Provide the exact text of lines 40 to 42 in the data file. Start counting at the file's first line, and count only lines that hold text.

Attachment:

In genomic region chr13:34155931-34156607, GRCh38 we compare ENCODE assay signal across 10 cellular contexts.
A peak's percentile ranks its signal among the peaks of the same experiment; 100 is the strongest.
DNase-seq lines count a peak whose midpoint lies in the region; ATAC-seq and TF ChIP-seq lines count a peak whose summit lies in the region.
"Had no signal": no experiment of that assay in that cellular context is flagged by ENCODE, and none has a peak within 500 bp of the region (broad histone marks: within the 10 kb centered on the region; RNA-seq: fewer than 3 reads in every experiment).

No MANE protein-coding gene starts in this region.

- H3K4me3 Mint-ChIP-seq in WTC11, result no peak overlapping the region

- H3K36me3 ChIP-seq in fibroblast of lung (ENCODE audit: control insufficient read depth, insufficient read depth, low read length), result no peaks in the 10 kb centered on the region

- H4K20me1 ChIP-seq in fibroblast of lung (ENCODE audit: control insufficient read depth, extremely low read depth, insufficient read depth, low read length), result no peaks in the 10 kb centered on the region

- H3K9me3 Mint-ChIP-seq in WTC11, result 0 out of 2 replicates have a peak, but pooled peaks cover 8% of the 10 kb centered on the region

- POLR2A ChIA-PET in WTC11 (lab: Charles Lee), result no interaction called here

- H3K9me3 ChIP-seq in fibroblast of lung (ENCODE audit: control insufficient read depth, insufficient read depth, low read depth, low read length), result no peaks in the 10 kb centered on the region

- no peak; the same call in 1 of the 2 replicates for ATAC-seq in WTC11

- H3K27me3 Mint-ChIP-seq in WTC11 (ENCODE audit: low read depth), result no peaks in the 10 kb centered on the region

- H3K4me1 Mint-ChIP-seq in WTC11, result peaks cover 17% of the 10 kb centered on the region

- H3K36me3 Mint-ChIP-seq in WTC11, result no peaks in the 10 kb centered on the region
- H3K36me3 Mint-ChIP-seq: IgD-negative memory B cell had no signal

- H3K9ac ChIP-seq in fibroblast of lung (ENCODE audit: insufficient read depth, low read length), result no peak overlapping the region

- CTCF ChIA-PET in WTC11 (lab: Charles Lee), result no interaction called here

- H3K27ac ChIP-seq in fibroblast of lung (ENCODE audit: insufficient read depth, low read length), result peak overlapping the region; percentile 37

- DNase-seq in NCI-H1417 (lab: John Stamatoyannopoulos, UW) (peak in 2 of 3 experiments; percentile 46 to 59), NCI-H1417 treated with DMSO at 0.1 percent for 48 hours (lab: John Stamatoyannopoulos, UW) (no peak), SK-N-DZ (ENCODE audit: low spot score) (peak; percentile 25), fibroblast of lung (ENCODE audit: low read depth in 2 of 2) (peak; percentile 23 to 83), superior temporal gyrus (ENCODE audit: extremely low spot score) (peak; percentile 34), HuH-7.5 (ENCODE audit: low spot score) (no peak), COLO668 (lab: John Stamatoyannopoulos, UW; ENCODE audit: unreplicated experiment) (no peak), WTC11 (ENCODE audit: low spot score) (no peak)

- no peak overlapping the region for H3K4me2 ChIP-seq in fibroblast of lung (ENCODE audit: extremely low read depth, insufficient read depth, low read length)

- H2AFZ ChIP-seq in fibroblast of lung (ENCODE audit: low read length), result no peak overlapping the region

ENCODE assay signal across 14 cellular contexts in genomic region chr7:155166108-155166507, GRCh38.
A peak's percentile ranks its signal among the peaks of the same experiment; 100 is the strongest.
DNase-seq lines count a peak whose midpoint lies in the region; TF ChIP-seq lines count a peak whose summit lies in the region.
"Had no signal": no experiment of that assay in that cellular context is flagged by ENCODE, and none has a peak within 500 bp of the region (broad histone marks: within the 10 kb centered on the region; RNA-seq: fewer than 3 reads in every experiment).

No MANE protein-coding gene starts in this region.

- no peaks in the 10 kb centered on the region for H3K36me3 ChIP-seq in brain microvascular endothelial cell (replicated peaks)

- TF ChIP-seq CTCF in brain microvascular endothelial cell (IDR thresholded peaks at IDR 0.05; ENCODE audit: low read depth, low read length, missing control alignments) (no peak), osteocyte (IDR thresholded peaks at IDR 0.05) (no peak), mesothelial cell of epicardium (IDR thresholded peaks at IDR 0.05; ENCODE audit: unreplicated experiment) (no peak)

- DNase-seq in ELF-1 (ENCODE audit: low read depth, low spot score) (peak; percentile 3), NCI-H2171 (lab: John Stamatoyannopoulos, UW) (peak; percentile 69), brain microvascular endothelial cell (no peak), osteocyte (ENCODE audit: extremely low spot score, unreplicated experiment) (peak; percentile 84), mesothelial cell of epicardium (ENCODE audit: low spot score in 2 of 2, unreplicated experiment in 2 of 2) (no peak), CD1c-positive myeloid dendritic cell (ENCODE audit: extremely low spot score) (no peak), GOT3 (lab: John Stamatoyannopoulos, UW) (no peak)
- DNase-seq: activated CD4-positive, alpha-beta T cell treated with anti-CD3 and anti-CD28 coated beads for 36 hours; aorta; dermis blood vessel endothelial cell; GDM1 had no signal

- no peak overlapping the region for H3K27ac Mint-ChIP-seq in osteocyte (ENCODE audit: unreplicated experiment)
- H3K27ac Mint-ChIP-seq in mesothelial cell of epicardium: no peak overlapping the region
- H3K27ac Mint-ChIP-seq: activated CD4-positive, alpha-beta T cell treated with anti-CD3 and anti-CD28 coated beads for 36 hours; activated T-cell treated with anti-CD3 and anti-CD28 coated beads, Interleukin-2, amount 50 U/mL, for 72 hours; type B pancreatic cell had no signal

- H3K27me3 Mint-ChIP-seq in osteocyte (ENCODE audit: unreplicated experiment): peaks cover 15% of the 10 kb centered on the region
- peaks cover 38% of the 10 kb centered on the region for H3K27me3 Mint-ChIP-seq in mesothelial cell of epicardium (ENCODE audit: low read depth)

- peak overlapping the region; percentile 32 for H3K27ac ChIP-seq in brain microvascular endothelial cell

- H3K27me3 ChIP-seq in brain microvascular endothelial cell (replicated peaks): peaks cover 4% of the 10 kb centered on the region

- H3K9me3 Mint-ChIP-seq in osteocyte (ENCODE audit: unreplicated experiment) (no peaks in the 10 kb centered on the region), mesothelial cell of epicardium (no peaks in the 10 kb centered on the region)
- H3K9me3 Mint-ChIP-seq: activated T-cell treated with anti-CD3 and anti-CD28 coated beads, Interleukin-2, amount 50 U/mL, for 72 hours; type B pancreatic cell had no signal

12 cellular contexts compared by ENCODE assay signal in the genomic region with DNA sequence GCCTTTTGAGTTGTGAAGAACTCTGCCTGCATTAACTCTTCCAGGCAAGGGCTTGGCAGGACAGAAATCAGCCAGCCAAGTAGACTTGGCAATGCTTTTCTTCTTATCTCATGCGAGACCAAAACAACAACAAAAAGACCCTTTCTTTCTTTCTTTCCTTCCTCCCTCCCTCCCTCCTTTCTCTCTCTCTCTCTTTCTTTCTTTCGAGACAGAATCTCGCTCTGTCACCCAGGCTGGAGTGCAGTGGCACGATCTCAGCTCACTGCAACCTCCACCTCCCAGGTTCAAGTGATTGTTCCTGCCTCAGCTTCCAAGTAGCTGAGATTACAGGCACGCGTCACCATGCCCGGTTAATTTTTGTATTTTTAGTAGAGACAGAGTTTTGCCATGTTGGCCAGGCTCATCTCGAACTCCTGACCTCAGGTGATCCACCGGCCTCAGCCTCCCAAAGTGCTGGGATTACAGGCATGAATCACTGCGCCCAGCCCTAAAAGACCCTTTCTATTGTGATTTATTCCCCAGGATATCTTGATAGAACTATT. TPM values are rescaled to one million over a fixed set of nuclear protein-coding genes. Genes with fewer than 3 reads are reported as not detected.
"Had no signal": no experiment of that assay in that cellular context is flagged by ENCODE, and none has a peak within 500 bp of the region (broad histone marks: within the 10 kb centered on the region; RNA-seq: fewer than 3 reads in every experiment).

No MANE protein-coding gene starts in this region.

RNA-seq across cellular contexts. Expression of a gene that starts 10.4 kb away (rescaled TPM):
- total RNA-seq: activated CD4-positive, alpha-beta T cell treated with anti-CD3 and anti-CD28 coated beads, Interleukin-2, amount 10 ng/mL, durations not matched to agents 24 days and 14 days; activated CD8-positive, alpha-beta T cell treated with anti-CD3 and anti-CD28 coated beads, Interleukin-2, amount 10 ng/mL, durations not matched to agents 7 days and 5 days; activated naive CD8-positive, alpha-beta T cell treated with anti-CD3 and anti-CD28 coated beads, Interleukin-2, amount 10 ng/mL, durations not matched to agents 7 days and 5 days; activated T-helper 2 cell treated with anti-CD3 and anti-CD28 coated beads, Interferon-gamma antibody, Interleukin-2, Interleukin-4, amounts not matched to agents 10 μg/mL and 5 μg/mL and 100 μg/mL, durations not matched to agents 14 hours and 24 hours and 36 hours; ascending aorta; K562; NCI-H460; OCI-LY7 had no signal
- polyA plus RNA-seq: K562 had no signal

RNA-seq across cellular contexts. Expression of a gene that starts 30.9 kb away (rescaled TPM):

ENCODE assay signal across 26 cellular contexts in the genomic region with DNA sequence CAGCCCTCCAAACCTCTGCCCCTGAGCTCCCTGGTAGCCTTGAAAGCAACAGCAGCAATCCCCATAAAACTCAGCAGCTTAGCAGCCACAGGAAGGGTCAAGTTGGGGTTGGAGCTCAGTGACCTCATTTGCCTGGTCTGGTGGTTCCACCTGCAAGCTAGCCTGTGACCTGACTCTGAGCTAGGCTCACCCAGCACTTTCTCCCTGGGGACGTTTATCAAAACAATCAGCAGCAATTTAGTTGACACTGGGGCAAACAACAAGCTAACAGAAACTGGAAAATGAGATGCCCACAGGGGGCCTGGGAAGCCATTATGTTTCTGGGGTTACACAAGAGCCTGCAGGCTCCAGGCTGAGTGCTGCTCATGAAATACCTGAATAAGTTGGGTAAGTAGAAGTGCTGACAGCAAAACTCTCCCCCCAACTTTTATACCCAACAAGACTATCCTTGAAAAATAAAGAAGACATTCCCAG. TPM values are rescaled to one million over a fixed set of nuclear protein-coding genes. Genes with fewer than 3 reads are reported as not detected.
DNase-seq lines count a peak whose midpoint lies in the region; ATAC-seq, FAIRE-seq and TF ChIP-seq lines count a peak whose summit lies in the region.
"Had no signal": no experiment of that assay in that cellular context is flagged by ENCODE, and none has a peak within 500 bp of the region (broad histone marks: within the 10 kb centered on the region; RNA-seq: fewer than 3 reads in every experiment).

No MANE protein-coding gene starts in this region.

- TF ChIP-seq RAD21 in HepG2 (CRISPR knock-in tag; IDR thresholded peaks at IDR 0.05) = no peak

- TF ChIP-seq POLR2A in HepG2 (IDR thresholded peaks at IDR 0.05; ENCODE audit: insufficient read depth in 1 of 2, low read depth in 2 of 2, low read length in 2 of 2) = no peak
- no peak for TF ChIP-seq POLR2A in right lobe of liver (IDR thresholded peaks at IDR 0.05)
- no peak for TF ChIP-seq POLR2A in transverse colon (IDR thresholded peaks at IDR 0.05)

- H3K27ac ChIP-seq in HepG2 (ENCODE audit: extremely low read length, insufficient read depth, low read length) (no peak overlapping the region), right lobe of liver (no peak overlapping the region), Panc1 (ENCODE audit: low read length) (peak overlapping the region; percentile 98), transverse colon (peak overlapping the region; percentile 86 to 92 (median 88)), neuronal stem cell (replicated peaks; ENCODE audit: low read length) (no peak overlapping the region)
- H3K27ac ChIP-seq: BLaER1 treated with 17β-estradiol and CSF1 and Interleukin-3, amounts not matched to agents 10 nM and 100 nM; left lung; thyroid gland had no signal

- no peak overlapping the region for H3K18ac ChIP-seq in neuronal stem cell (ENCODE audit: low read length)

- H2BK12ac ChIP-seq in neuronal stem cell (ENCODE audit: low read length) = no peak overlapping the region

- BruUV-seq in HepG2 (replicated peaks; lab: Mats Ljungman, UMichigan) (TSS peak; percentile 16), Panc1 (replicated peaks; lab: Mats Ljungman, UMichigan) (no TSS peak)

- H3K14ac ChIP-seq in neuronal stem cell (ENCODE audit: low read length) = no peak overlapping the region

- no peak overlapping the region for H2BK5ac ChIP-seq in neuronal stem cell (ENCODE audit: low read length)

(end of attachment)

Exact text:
- H3K9me3 Mint-ChIP-seq: activated T-cell treated with anti-CD3 and anti-CD28 coated beads, Interleukin-2, amount 50 U/mL, for 72 hours; type B pancreatic cell had no signal

12 cellular contexts compared by ENCODE assay signal in the genomic region with DNA sequence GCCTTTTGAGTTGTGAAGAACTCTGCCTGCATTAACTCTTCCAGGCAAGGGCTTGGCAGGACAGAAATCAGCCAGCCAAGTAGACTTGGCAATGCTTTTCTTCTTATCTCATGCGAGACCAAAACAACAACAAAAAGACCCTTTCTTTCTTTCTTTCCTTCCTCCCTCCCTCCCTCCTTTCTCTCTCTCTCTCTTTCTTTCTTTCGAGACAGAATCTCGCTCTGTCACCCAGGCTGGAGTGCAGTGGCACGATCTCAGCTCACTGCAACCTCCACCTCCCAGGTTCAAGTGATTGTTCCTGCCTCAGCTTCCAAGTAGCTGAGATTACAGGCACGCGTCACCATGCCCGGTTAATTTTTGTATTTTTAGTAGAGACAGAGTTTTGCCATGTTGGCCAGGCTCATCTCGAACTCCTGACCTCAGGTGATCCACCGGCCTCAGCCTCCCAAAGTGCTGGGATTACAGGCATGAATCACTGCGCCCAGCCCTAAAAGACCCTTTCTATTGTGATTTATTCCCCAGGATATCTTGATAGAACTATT. TPM values are rescaled to one million over a fixed set of nuclear protein-coding genes. Genes with fewer than 3 reads are reported as not detected.
"Had no signal": no experiment of that assay in that cellular context is flagged by ENCODE, and none has a peak within 500 bp of the region (broad histone marks: within the 10 kb centered on the region; RNA-seq: fewer than 3 reads in every experiment).